The publication of new Data Management Plan (DMP) Guidance from the Pensions Administration Standards Association (PASA) reminds us that the issue of data really needs to be pushed up the trustee meeting agenda. In fact, The Pensions Regulator (TPR) has recently focused keenly on data, and has already acted in demanding the trustee boards of over 400 schemes take action where data management has proved to be unsatisfactory.
The PASA Guidance sets out, at a high level, the purpose of a DMP and the information it may be expected to include (see the illustration below) and covers the importance of data security. The Guidance does not include an actual template but has all the information needed for trustees to produce a bespoke DMP for their scheme. Its substantive content is very succinct at only around eight pages long.
Good data is more than a ‘nice to have’
It feels like the industry has been talking about data for an eternity, yet it really was only back in 2010 when TPR published its initial guidance on record keeping. Since then, we have become very used to the terms common and scheme specific (or conditional) data. Good data is now a continuing imperative as opposed to something that trustees only prioritise when, for example, buying out liabilities. The risks of bad data can:
- be costly (both in terms of monetary and reputation),
- stop trustees from taking essential scheme actions,
- result in an over-reliance on paper, and
- reduce the opportunities available to trustees.
It is becoming more and more critical for data to be complete and accurate for a scheme to meet all of its obligations, whether that be to pay members the right benefits at the right time, dashboard readiness, GMP equalisation, liability management exercises and eventual buy out of benefits.
A DMP is a critical scheme document and forms part of good scheme governance. Its implementation offers a means of documenting the data held by a pension scheme and a policy for managing it effectively. The information in the DMP should be integrated with the approach trustees are taking in respect of data as part of their wider risk management framework.
So where does the responsibility lie?
It will be interesting to see who picks ups the baton here to take this forward. Ultimately, it is the trustees who have responsibility for their data. But it is surely incumbent upon their administrator to shape how their DMP is going to look. They are the ones closest to data, who are reporting on it annually and who should know it best. Working with other advisers, administrators are best placed to at least draft the first version of a DMP for discussion and agreement with the trustees.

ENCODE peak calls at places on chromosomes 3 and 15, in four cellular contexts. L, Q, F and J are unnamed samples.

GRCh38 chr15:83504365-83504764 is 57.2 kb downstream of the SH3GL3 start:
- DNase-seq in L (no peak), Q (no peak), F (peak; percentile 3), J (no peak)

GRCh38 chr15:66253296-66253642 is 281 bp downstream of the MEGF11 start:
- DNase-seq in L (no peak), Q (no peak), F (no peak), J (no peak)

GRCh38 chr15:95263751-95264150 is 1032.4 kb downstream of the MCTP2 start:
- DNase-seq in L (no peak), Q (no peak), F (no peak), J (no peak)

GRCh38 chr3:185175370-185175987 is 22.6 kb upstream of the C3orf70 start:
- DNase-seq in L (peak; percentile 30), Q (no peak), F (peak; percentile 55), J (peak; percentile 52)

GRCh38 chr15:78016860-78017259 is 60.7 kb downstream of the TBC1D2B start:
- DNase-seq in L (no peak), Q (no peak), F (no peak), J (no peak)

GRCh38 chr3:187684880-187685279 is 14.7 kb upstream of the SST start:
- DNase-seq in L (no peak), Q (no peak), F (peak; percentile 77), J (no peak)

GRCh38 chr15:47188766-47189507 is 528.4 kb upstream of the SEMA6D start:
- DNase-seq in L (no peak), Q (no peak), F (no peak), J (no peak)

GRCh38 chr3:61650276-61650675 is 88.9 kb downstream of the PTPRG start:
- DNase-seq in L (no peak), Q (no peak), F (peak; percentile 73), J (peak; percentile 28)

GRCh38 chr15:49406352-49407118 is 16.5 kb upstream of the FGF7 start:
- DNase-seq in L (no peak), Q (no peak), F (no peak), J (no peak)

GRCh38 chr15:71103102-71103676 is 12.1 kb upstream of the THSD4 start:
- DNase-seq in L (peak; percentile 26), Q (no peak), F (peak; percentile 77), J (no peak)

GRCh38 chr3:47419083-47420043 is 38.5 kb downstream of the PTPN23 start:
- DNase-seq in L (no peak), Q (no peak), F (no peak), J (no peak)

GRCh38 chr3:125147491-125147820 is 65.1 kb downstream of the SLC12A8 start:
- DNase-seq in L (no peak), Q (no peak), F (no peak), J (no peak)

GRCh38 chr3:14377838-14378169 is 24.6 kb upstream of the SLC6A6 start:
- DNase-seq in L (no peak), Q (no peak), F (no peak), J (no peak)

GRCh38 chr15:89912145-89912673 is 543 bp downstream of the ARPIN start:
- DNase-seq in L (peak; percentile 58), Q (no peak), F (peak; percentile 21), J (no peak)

While a template could be a starting point, it is expected that every DMP will differ. Each scheme has different data issues, some very unique and sometimes longstanding, and each is on its own path towards some sort of insurance at a future date. It is likely that in many cases, the bones of a DMP already exist. It will simply be a case of pulling together parts of certain key documents and plans to form the DMP.
Not a quick fix
To be successful, it is crucial that those taking responsibility do not view this as a one-off job that ticks a box and can then be forgotten about. Once in place, the DMP should form part of the ongoing governance of a scheme, being regularly reviewed and updated by trustees and advisers. It should have clear actions and objectives against which progress against can be tracked.
Hats off to PASA
It is refreshing to again see PASA stepping up and leading the industry forward in such an important area. This Guidance comes on top of that previously issued on issues such as GMP equalisation, Dashboards and Data, some or all of which should feature in the DMP of most schemes. So it is now over to the pensions administration providers to take this forward and embed DMPs alongside GMPs!